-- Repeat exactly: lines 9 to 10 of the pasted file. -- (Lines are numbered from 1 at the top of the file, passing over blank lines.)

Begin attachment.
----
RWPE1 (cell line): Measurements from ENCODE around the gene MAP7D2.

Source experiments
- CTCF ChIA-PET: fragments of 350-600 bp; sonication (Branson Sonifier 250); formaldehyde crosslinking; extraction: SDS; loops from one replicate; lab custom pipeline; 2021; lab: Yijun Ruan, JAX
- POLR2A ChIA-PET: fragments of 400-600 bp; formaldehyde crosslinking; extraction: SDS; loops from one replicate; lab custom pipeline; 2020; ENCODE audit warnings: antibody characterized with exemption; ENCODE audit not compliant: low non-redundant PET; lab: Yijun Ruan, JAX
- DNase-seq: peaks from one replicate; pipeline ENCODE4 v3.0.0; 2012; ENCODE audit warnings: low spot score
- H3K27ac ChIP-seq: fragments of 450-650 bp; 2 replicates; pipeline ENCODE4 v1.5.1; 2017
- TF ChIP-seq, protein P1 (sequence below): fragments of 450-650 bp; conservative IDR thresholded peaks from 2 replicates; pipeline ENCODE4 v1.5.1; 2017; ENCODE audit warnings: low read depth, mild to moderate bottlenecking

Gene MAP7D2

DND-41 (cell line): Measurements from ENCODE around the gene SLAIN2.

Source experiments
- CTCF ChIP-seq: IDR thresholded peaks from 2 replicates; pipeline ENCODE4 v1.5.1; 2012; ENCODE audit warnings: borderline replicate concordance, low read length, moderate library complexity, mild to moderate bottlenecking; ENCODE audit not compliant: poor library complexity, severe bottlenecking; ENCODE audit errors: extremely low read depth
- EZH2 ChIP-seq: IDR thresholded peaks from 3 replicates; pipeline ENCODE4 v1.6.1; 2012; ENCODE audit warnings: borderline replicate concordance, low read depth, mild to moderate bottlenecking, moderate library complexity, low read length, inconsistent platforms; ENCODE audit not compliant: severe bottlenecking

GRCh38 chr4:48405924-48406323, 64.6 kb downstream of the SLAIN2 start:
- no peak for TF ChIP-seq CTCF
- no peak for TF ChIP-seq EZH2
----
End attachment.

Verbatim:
DND-41 (cell line): Measurements from ENCODE around the gene SLAIN2.

Source experiments